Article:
Turning now to FIG. 4, an alternative embodiment is shown in which a plurality of adjusting conveyors 4A and 4B are provided. These adjusting conveyors 4A and 4B each have a belt surface which continues on from the discharge conveyor to end of separation conveyor 2. The adjusting conveyors 4A and 4B are variably adjustable to control the discharge quantity of the waste tires and limit the number of tires to a quantity which is suitable or discharge on the individually separating conveyor 2.

The conveyors 4A and 4B may also be inclined upwardly and waste tire support plates 5 may be installed vertically up from those conveyors to provide each of the adjusting conveyors 4A and 4B with a tire separating device. The discharge ends of conveyors 4A and 4B will be elevated in this embodiment. In this manner, the waste tires will be gradually discharged onto the discharge conveyor 2 which will also be elevated to prevent discharged tires from bouncing and otherwise re-entangled with other tires.

In yet another embodiment, the discharge conveyor 1 can also include two rows such as is shown with adjusting conveyors 4A and 4B. These two rows can be alternated or driven at different speeds. This will further adjust the quantity of waste tires to be discharged, as one or other of he discharge conveyors can be then operated. That alternating movement will also increase the tendency of the device to break the pile of tires into separated tires for conveyance away on the separation conveyor 2.

In operation, the present invention functions to provide an individual stream of waste tires by separating those which are initially placed in the stack hopper in a agglomerated state or condition. These tires, loaded into stack hopper, contact the discharge conveyor and are carried at a low speed as far as the separating rollers 3. The separating rollers 3 are rotating at a high speed with respect to the discharge conveyor 1, such as two or three times as fast or more. As individual tires T contact the separating rollers 3, they are separated from the other waste tires and forced or driven out along the discharge path 1A. This causes further dispersion of the tires as those tires that are not contacted fall to the side and forward. At the same time, sequential downward discharge of the mass of tires that have reached the discharged end 1A without contacting the separating rollers 3 will be carried out, starting with those waste tires which are in a unstable orientation. Consequently, on the separation conveyor 2, most waste tires will not reach the individual separation conveyor together but rather will be discharged individually and gradually. This will facilitate the individual separation of the waste tires by separation conveyor 2.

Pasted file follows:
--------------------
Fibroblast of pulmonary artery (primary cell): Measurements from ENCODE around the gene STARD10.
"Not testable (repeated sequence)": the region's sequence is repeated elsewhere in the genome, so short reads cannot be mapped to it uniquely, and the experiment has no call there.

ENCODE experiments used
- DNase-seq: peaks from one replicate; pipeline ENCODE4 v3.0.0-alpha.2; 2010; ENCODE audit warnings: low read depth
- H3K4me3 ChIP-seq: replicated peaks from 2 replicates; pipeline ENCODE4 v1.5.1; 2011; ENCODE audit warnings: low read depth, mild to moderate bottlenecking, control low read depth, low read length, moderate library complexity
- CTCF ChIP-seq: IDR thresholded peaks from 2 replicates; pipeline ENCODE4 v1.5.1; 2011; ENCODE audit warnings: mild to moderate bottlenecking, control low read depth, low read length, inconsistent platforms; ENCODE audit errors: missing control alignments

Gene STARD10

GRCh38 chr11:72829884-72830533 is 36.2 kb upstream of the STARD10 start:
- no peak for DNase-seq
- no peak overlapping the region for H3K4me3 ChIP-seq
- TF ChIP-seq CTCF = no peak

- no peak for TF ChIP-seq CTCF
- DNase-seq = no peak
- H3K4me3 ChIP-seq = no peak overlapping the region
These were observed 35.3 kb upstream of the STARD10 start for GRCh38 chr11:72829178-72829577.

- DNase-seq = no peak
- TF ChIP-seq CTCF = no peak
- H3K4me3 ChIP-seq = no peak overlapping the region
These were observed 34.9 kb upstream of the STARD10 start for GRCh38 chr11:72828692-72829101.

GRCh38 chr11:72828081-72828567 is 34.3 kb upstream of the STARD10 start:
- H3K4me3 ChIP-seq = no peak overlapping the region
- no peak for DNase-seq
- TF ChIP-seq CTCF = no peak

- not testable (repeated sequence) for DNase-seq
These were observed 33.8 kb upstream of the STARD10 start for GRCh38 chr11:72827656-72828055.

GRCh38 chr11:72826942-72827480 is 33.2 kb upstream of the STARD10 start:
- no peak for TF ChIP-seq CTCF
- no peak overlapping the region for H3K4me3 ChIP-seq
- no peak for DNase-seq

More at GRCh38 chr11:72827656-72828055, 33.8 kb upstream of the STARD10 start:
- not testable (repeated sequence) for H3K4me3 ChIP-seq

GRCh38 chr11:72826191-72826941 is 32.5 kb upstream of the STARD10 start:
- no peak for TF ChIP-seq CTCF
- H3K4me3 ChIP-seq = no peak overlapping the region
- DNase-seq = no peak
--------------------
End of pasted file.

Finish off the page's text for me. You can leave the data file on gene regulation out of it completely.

While various embodiments of the present invention have been shown, it will understood by those skilled in the art that various modifications and variations it may be effected in these exemplary embodiments without departing from scope and spirit of the present invention.

Patent Citations
Cited PatentFiling datePublication dateApplicantTitle
US3047123 *Feb 29, 1960Jul 31, 1962Mckay James GCarton rotating and conveying apparatus
US3602358 *Jun 30, 1969Aug 31, 1971Intong AbMethod and apparatus for separating steam-cured aerated concrete units
US3610391 *Mar 20, 1970Oct 5, 1971Btu Eng CorpFurnace conveyor system
US4545714 *Mar 11, 1983Oct 8, 1985Mobil Oil CorporationApparatus and method for forming stacks of nested containers each having a predetermined count of containers
Referenced by
Citing PatentFiling datePublication dateApplicantTitle
US6168346Jul 14, 1998Jan 2, 2001Ronald E. ErnsbergerSpacer for supporting a guard rail on a post
US6530560Feb 20, 2002Mar 11, 2003K.E.S.S. Inc.Guardrail support, attachment, and positioning block
US6758627Nov 15, 2001Jul 6, 2004K.E.S.S. Inc.Guard rail support, attachment, and positioning spacer block
US7478796Jun 10, 2005Jan 20, 2009Monroeville Industrial Moldings, Inc.Guardrail support members
US7543369Jun 16, 2008Jun 9, 2009Monroeville Industrial Moldings, Inc.Guardrail support members
US7798473Jun 26, 2007Sep 21, 2010K.E.S.S., Inc.Guardrail support, attachment, and positioning block
US7832713Feb 14, 2008Nov 16, 2010K.E.S.S. Inc.Guard rail mounting block and guard rail system incorporating the same
EP0666227A1 *Jul 5, 1994Aug 9, 1995Tsubakimoto Chain Co.Rubber tire separation and transport apparatus
Classifications
U.S. Classification198/454, 198/624
International ClassificationB65G47/14, B65G65/42, B65G65/48, B65G47/53, C04B7/44, B65G47/78
Cooperative ClassificationB65G47/1471
European ClassificationB65G47/14B4F
Legal Events
DateCodeEventDescription
Apr 21, 1998FPExpired due to failure to pay maintenance fee
Effective date: 19980211
Feb 8, 1998LAPSLapse for failure to pay maintenance fees
Sep 16, 1997REMIMaintenance fee reminder mailed
Jun 9, 1993ASAssignment
Owner name: TSUBAKIMOTO CHAIN CO., JAPAN
Free format text: ASSIGNMENT OF ASSIGNORS INTEREST;ASSIGNORS:OHTA, YASUHIRO;UMEMOTO, MASARU;KASHIWAGI, KENRYO;REEL/FRAME:006576/0202
Effective date: 19930325